PICS Seminar: “Fusing machine learning and atomistic simulations for materials design”
October 2 at 2:00 PM - 3:00 PM
Data-driven approaches match or outperform humans at a number of tasks, including pattern recognition in images and text or planning and strategy in rule-based games. The application of machine learning techniques is also promising for accelerating materials design. However, experimental data for training is typically scarce and sparse. The interplay between physics-based simulations and data-driven models is particularly advantageous. It allows relying on transferable laws rather than only fitting data in a black box fashion. Meanwhile, learning from data
provides a unique opportunity to parameterize and augment physics-based models, or completely replace them.
Models can be built that map the structure and composition of materials to their properties. With such models, it is
then possible to rapidly screen libraries of candidate materials for a desired application before going to the lab. Generative models go one step further and allow tackling the inverse problem: given the desired property, automatically suggesting a new optimal material that achieves it.
How to represent matter so that it can be read into or written by a computer program is key for these coupled tasks of property prediction and materials optimization. Strategies are needed to represent materials in a machine-readable way that is data-efficient, expressive, respectful of physical invariants and, ideally, invertible.
Here, we will discuss our current efforts in building bottom-up atom-level representations for materials design. These include variational autoencoders for dimensionality reduction and inverse design in molecules and polymers,
representation and unsupervised learning for graphs and sequences in crystals and polymers, generative models to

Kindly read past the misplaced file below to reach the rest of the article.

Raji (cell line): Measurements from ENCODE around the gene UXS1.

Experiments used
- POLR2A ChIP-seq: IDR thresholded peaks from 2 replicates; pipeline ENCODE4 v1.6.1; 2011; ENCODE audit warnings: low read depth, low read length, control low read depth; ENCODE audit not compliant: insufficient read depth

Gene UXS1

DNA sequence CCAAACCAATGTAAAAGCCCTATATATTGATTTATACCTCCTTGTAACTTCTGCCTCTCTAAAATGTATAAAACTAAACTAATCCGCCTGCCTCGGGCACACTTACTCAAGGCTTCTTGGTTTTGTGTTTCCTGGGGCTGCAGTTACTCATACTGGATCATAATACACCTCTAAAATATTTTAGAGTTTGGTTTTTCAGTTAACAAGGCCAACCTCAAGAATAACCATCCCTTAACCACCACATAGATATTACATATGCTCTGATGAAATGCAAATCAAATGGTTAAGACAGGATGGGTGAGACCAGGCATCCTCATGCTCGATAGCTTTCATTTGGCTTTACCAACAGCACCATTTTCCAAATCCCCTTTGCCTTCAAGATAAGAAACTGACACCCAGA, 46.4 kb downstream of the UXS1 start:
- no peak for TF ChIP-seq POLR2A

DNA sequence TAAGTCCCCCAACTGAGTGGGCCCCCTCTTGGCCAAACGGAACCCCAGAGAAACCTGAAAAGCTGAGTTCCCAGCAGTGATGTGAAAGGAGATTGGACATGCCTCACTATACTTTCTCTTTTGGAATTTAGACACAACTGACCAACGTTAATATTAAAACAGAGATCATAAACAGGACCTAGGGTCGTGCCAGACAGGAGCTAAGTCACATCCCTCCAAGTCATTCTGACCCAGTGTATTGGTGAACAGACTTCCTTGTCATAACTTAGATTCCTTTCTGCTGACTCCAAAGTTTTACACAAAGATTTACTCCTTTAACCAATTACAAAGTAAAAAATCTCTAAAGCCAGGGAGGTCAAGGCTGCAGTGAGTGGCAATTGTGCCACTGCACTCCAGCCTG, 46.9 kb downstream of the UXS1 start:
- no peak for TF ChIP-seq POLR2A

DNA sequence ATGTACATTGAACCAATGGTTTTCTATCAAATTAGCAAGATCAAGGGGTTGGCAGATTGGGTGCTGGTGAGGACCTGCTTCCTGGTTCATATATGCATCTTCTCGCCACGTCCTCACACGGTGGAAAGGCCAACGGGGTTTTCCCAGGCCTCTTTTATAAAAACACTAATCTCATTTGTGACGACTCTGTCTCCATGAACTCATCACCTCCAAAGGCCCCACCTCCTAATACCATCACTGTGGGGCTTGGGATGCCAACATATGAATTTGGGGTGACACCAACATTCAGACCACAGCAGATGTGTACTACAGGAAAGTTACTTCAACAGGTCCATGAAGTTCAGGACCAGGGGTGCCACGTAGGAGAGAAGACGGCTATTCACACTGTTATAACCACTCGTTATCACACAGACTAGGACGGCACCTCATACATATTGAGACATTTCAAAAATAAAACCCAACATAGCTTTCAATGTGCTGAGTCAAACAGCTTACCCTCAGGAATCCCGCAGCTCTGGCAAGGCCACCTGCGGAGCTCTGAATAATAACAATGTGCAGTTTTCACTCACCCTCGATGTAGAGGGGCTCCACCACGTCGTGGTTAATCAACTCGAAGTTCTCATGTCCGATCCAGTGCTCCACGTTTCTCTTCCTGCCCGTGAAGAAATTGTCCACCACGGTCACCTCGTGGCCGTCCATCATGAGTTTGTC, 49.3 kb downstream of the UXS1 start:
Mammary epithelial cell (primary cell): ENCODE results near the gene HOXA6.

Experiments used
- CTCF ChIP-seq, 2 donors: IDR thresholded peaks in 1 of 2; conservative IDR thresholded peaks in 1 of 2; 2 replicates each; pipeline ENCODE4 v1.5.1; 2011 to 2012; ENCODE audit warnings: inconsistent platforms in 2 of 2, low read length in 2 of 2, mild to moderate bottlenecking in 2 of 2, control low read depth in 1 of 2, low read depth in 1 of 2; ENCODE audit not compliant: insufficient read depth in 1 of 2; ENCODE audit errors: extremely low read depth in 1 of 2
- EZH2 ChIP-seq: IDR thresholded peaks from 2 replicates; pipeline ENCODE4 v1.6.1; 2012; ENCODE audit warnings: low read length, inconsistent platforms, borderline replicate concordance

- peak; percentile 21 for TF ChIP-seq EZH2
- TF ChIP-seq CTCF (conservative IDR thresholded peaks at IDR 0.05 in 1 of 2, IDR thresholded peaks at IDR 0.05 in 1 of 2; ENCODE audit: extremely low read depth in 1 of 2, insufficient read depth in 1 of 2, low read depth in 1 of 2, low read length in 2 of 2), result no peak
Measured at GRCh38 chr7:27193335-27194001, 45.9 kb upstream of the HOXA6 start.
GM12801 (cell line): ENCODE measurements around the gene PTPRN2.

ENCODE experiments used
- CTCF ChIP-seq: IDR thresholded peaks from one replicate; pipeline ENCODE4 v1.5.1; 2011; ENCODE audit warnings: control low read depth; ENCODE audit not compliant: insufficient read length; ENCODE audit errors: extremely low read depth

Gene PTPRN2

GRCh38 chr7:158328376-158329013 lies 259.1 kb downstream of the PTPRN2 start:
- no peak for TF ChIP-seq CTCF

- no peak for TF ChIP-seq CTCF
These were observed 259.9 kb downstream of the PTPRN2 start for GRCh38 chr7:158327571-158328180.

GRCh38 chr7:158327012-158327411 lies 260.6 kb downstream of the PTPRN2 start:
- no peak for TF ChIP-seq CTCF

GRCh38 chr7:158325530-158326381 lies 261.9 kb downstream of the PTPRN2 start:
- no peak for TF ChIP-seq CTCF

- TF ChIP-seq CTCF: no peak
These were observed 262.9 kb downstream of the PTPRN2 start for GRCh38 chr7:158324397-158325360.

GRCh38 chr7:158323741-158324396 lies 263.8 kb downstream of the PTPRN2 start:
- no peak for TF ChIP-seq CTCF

accelerate Monte Carlo simulations of alloy phase diagrams or end-to-end differentiable simulations.
Toyota Career Development Assistant Professor, Department of Materials Science and Engineering, Massachusetts Institute of Technology.
Rafael Gomez-Bombarelli joined the MIT faculty in January 2018. He received a B.S., M.S., and Ph.D. in Chemistry from Universidad de Salamanca in Spain, followed by postdoctoral work at Heriot-Watt University and Harvard University after which he was a senior researcher at Kyulux NA applying Harvard-licensed technology to create real-life commercial organic light-emitting diode (OLED) products.
Dr. Gomez-Bombarelli’s research trajectory has evolved from experimental mechanistic studies of organic molecules with emphasis on environmental toxicity to computer-driven design of molecular materials. By combining first-principles simulation with machine learning on theoretical and experimental datasets he aims to accelerate the discovery cycle of novel practical materials.
Through his research at MIT he plans to address the role of molecular transformation in materials discovery, in areas such as catalyst design, the environmentally-minded development of novel and replacement chemicals, and designing for stability in advanced materials.
Rafa’s work has been featured in journals such as Technology Review and the Wall Street Journal. He was also co-founder of Calculario, a materials discovery company that leverages quantum chemistry and machine learning to target advanced materials in a range of high-value markets.